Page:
Before Fibreglass- Georgian Bay & The Gidley Boat Company (Part 3)
By: Richard Crowder
Celebrating Canada's Wooden Pleasure Boat Heritage- Part 3
In Part One of this series we explored the start of wooden pleasure boat building in Canada in the late 1800’s as the availability of leisure time beckoned sportsmen and vacationers to explore the multitude of fresh water found throughout the country. Talented craftsmen fashioned a single boat, sold it to a neighbour or friend or visitor, built another and another until a thriving business was established.
In Part One we covered the creation and demise of one of the most recognized and highly respected and coveted brands, Ditchburn Boats, and then followed that up in Part Two with two brands that evolved out of the demise of Ditchburn – Greavette Boats of Gravenhurst and Hunter Boats of Orillia. In Part Three, we will head west of Muskoka to beautiful Georgian Bay, a massive bay on the northeast arm of Lake Huron in the Great Lakes, to explore a brand you may never have heard of, as well as another recognized brand that may bring fond memories back to many.
Gidley Boats of Georgian Bay, Ontario
Georgian Bay was already a sportsman’s and vacationer’s haven when Henry E. Gidley established his boatbuilding facility in Penetanguishene in the very late 1800’s. He offered an unusually wide range of boats from canoes, rowboats, sailing skiffs, scows, and small powered fishing boats. After the turn of the century, he expanded into motor launches and yachts up to thirty and forty feet, and large unpowered houseboats which were popular at that time. He even built large steam-powered commercial boats.
In the early 1900’s he shared waterfront accommodations in Penetanguishene with the Adams Launch and Engine Company which supplied engines for some of Gidley’s boats. Before the end of 1910, Gidley Boats claimed to be the largest builder of pleasure boats in Canada by utilizing assembly line production techniques.
During this period, Gidley apparently offered not only this wide selection of personal pleasure boats, but also commercial vessels for the Canadian government, the Hudson’s Bay Company, and at least one icebreaker for the Russian government. With immediate access to rail service, Gidley boats could be readily shipped anywhere in North America.
By the 1920’s, Gidley was producing one-off designs of elegant yachts of over one hundred feet. It was during this period that Henry Ford was presented a Gidley launch by one of his personal employees. Ford got in touch with Gidley and arranged, in cooperation with the Ford Motor Company of Canada, to install Ford Model-T engines in a twenty-four foot runabout which became the Gidley-Ford model. It also sported a Model-T windshield, steering wheel, and folding top. It was not particularly successful, even though it appeared for sale in some Ford automobile showrooms.
There is one Gidley boat that stands out above all others, not only for its elegance, but mainly for its famous owner. Following his brother Wilbur’s untimely death, Orville Wright of aviation fame was grief stricken for several years. During this period, he was introduced by a friend to the solitude and natural beauty of Georgian Bay. He loved it, and purchased an island off Honey Harbour as well as a twenty-foot Gidley launch for island access and pleasure boating.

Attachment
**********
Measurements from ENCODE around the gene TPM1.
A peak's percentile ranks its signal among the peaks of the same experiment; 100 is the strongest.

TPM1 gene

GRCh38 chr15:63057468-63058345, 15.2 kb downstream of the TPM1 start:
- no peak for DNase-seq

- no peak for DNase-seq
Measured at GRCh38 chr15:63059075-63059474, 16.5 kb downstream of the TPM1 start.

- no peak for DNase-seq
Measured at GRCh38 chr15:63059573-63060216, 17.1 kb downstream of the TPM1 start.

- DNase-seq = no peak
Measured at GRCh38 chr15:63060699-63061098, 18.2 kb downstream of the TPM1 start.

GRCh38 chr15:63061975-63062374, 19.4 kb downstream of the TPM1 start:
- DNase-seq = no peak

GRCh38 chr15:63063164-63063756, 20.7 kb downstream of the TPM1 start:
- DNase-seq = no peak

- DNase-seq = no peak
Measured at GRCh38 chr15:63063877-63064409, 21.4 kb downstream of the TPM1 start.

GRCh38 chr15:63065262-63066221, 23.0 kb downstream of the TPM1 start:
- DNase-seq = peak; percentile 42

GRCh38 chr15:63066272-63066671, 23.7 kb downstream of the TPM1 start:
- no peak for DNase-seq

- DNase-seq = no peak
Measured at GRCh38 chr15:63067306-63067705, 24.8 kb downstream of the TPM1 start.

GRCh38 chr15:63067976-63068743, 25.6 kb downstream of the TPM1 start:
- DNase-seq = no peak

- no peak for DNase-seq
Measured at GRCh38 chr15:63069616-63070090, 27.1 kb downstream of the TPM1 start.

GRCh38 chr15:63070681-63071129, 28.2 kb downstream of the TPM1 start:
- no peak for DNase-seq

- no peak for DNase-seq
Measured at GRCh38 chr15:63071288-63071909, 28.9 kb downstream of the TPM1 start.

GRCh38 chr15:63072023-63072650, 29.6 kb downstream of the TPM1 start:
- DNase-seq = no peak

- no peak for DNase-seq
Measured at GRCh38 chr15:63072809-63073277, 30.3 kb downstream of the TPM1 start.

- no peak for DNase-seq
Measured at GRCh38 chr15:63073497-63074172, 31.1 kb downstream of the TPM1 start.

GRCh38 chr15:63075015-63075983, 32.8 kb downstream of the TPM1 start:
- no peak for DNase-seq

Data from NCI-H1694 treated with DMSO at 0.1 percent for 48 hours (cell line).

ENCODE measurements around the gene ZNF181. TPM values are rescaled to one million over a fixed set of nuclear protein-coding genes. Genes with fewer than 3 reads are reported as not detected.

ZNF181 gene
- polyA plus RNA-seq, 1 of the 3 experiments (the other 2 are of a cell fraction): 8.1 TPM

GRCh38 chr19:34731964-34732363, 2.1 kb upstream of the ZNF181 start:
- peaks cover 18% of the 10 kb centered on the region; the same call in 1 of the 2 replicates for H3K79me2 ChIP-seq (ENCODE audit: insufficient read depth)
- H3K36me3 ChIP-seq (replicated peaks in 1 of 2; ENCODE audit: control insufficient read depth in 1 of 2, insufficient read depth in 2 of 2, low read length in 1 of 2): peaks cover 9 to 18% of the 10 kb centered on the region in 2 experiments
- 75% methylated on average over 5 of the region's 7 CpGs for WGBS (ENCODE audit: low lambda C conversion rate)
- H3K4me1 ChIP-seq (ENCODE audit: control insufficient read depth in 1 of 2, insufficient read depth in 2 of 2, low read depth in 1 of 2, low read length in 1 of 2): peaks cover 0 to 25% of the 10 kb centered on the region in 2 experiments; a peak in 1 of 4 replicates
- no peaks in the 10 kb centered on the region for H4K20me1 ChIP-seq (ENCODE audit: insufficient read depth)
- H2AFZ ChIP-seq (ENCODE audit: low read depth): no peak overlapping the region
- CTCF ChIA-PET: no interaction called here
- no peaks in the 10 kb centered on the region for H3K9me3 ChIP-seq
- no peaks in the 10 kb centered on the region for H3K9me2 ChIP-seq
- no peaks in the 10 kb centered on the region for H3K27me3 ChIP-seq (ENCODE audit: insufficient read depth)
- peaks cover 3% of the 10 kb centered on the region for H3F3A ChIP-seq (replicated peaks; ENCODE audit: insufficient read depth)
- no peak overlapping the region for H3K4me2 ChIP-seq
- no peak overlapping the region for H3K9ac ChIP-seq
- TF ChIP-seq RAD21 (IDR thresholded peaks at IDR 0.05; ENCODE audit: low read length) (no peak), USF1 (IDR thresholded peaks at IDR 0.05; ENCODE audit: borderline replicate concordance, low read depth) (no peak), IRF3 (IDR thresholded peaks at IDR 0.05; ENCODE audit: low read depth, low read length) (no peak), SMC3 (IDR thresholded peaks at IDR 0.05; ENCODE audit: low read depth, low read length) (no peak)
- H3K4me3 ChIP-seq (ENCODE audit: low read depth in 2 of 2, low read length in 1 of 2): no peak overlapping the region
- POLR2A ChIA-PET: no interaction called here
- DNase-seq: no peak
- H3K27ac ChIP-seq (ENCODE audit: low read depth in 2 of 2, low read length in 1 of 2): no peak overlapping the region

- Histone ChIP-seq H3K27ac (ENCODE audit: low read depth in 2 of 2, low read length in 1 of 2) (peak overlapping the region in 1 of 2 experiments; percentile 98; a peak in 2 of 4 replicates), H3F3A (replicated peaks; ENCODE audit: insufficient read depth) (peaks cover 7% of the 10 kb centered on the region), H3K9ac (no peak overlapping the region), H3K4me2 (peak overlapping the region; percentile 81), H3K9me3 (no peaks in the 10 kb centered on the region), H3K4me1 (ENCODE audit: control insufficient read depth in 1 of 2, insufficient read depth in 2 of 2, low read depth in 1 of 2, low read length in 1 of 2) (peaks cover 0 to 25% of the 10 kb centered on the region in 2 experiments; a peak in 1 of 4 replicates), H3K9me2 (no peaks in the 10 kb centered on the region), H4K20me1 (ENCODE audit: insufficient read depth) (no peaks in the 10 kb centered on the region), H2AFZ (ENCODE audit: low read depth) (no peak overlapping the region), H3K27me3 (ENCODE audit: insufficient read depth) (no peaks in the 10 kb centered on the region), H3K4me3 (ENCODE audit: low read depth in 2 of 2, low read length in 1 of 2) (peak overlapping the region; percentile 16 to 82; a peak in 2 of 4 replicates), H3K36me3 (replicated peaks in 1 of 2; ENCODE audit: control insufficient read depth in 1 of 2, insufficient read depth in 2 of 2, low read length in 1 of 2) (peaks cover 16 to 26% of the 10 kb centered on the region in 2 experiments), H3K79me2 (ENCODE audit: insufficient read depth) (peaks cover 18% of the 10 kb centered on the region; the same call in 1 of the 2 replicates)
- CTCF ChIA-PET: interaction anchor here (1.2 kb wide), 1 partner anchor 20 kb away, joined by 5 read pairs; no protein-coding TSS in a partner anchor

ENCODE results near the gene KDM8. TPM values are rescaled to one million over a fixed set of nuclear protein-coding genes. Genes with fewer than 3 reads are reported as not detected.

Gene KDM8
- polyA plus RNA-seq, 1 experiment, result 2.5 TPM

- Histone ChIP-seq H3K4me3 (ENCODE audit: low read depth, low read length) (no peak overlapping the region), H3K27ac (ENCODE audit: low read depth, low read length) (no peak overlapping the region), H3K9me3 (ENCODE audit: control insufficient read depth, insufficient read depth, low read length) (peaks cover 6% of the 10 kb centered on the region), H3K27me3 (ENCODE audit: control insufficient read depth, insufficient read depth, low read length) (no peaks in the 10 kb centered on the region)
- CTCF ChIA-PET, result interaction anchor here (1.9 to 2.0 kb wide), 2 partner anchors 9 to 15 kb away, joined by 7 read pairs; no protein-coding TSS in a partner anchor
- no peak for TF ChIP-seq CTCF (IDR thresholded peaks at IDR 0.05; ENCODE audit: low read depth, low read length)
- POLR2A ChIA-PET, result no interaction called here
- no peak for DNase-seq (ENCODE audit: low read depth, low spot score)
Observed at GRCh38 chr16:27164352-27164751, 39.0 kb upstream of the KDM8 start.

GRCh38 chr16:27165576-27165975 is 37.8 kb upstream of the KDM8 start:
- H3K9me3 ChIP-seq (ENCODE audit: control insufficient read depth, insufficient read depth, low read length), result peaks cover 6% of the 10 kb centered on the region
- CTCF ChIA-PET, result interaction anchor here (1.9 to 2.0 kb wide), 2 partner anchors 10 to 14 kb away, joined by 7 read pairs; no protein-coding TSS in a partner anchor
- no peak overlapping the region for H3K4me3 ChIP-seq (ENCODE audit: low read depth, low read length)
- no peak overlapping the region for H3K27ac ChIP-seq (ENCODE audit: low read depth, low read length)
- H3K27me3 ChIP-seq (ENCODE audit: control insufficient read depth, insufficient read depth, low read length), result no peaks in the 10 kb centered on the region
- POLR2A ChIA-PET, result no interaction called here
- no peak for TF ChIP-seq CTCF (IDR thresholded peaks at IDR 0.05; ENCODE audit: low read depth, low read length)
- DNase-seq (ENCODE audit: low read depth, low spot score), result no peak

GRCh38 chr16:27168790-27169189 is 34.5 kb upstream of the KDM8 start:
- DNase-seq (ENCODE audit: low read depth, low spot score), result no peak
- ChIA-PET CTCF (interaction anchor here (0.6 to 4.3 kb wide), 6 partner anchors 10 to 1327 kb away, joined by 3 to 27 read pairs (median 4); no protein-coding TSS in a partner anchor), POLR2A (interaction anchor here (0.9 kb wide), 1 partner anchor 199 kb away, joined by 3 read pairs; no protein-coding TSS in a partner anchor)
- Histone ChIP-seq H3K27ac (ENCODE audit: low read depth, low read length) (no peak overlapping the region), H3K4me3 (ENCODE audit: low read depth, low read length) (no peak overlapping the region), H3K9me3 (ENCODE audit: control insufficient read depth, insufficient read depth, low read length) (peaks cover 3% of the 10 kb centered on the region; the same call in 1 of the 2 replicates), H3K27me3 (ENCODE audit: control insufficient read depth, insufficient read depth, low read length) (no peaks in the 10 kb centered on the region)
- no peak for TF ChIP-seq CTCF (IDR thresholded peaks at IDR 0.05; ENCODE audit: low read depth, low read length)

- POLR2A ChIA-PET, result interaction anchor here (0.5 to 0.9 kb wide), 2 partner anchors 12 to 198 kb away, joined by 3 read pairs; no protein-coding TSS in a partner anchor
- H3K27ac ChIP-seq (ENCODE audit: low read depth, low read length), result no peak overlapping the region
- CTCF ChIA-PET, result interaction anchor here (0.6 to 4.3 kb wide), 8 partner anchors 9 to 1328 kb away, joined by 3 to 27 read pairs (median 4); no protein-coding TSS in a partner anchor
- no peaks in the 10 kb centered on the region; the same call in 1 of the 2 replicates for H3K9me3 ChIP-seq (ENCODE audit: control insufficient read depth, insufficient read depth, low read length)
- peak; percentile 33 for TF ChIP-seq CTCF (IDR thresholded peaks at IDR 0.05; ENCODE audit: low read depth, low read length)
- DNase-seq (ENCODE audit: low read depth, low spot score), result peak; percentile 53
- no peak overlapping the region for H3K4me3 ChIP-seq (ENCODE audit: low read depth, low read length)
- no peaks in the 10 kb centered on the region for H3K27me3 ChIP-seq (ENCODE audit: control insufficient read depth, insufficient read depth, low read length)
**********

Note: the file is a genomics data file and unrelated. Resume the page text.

In 1929, Gidley Boats made a custom open top 32-foot Gull Commuter model for a customer to be used as water taxi service out of nearby Parry Sound. However, the Depression resulted in the closure of many businesses, including this one, and the boat was returned to Gidley in Penetanguishene. Orville Wright was ready for a bigger boat and bought it. He had a closed sedan top added to it and eventually helped replace the engine with a 100-horsepower inline 8-cylinder Kermath.
To remain incognito, Orville Wright did not want to name his boat but several close friends including renowned Group of Seven artist A.Y. Jackson collaborated and bought Wright a Christmas present of polished metal letters spelling their chosen name, “KITTY HAWK.” Wright was of course obliged to install this present on his boat, but the installer, thinking it was all one word, installed the letters on the transom as “KITTYHAWK” as it remains to this day.
As a high-profile US citizen that the US Government felt determined to protect during wartime, Orville Wright was called to Washington in 1941 where he eventually died before returning to Georgian Bay. KITTYHAWK has passed through family members, a few owners, and a number of restorations but it remains virtually original. Just recently, KITTYHAWK was listed for sale for an asking price of $495,000. USD and was sold to new owners. During World War II, Gidley Boats also built several of the 112-foot Fairmile anti-submarine patrol boats for the Royal Canadian Navy at its Penetanguishene facility.
Gidley Boats scaled back and survived the Depression years, but just prior to World War II craftsman Arthur Grew who learned his boat building skills in Toronto, along with Toronto financier Clarence Kemp, bought Gidley Boats and merged it with Grew Boats, which at the time was located at Jackson’s Point on Lake Simcoe. The Grew Boat name was transferred to the Penetanguishene operation and continued building boats for many years as one of Canada’s most recognized boat names.
Although Gidley Boats built hundreds of boats of all types and sizes there are relatively few remaining today. Those that have survived in good condition command a high price on the resale market as each one is usually one of a kind.
To catch up on our 'Before Fibreglass' don't forget to check out Part 1 and Part 2.